"I thought I greeted you quite politely," Xellos replied. "I believe you're the one between the two of us that can't seem to master basic etiquette."
Filia crossed her arms. "It's not polite to wait around until people are carrying something heavy or fragile before you materialize right behind them. It doesn't matter if you say your phony 'salutations'; you might as well say 'boo!' It's mean-spirited and don't pretend it's anything else, you trash!"
"Well, then it was poorly received," Xellos commented sourly. If he'd lied to her he'd have blamed her for hearing it wrong. "So why don't you tell me how someone mannerly enough to resort to name-calling two-minutes into a conversation thinks she should properly be greeted?"
"Polite people use the door," Filia spat.
Xellos hesitated. "…But doors are so unnecessary," he replied with the slightest hint of fretfulness in his voice.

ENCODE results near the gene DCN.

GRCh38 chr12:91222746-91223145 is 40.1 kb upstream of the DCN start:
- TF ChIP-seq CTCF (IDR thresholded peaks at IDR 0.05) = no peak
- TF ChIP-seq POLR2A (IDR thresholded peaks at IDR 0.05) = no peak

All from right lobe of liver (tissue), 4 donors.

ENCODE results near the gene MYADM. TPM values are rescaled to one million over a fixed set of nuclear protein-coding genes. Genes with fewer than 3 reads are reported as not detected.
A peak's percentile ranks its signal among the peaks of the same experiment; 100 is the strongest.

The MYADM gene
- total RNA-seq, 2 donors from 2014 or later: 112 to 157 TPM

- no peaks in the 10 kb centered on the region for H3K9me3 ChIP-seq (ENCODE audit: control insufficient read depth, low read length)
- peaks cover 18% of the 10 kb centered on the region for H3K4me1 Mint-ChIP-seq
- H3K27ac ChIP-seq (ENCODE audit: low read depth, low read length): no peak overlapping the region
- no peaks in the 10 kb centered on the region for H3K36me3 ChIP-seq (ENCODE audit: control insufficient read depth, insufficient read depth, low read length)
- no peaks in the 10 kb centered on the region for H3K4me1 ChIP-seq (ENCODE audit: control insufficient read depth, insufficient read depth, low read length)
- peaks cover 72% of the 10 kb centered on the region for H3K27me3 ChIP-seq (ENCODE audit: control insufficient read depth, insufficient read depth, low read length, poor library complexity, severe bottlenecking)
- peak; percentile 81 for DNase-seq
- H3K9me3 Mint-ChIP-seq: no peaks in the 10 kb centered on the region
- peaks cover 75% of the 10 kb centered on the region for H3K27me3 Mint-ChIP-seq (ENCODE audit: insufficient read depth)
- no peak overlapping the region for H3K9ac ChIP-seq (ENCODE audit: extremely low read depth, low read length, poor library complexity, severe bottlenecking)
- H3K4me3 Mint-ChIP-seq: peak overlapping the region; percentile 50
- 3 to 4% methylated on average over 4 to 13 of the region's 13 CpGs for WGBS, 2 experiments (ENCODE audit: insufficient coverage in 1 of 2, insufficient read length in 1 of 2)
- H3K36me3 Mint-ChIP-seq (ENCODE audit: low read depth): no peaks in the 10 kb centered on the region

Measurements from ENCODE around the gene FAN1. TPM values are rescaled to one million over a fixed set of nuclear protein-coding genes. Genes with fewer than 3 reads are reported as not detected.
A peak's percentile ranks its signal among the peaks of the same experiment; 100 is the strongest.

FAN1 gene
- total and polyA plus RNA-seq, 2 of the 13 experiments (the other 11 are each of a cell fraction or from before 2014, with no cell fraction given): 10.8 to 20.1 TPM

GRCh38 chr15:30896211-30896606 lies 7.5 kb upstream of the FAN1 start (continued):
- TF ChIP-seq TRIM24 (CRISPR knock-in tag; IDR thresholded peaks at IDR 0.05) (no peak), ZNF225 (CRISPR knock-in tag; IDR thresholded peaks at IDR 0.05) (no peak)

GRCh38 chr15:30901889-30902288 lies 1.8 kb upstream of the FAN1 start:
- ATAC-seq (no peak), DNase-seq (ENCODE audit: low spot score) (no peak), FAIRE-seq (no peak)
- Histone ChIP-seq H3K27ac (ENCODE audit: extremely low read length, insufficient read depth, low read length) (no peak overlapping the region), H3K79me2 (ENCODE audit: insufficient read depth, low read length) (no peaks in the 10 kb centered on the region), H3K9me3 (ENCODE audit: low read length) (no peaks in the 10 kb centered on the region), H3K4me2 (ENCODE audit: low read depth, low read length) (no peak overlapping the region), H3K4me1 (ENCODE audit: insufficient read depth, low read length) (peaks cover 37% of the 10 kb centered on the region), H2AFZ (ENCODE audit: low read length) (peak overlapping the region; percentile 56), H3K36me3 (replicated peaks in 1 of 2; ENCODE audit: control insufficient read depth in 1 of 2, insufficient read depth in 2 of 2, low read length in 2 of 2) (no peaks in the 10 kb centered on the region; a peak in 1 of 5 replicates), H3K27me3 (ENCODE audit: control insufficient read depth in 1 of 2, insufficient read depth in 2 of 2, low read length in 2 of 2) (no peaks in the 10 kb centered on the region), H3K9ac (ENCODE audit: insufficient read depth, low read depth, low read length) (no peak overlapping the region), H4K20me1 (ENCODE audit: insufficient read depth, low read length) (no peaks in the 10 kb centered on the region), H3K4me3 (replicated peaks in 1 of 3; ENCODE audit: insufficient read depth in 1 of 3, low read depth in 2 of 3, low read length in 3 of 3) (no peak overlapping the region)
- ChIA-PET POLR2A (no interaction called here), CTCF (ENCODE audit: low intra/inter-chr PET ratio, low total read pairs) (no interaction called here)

"They are not!" Filia shot back. She scowled at him. "I can teleport some too, y'know," she reminded him, "but I don't just randomly appear in people's living rooms. There have to be certain boundaries."
Xellos shook his head, making little clucking noises with his tongue as he did so. "But we don't operate under those boundaries, Filia. That's not our procedure." He placed a hand on his chest. "I greet you by rising from your shadow and talking in your ear, and you greet me by dropping something on the floor, screeching my name and then accusing me of something ridiculous. I see no compelling reason to change any of this."
"You wouldn't," Filia answered darkly. "And I'm not greeting you when I do that."
"Really?" Xellos asked thoughtfully. "Then I suppose you're rather rude as well, by your own standard," he concluded.